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This rule won’t change for Social Security in 2022, and it might cost you thousands

Seniors are excited as 2022 gets closer, thanks to an increase in monthly payments.

While the COLA increase was 5.9%, this doesn’t necessarily equate to more money in their bank accounts after they get their payment.

Adjustments are made, known as cost-of-living-adjustments, or COLA, by the Social Security Administration to help seniors manage inflation.

Related: How to protect yourself when you lose SSI benefits

With rising costs, it’s hard to keep up on a fixed income. Every year the SSA determines how much more seniors would need to maintain their lives.

The issue is, you may end up paying taxes on part of your benefits once you pass a certain threshold.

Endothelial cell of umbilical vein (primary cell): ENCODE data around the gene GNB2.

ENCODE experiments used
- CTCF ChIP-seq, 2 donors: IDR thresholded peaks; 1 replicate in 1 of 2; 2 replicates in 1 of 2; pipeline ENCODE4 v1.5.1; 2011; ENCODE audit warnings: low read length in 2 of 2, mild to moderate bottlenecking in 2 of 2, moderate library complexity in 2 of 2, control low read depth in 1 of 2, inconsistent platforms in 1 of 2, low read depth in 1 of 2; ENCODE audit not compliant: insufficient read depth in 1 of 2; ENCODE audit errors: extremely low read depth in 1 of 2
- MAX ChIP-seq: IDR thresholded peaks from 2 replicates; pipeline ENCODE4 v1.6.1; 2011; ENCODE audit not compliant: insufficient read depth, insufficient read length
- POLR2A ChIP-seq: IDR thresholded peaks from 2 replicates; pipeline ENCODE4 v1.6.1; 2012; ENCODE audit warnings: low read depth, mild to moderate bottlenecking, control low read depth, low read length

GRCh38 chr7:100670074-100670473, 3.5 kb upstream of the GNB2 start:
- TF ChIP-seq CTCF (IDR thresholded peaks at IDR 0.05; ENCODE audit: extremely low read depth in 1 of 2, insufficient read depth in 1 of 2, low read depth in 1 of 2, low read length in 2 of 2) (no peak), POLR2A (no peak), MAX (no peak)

Single tax filers with an income over $25,000 or married filers with incomes over $32,000 may end up being taxed on part of their benefits.

Benefits between 50% and 85% could be subject to tax, and these income thresholds haven’t changed in decades despite inflation.

Related: What do I need to apply for Social Security and how long does it take to receive benefits?


Taxable income levels for Social Security benefits doesn’t change despite inflation

The taxable income levels for Social Security benefits to be taxed has never changed, yet the amount they receive changes based on the value of money fluctuating.

To change this, Congress would need to change the law and raise the income limits for when benefits can become taxable.

Benefits only became taxable in 1984, and the income threshold limits set that year are the same in 2021.

Related: How can I get my Social Security checks faster?

Only 10% of beneficiaries owed the IRS in 1984.

As COLA increases, the income limits just remain the same.

While it’s great that seniors can expect a bigger payment every month in 2022, they should be aware of what their tax threshold is.

Should they pass it, they may want to save for a tax bill in 2023.

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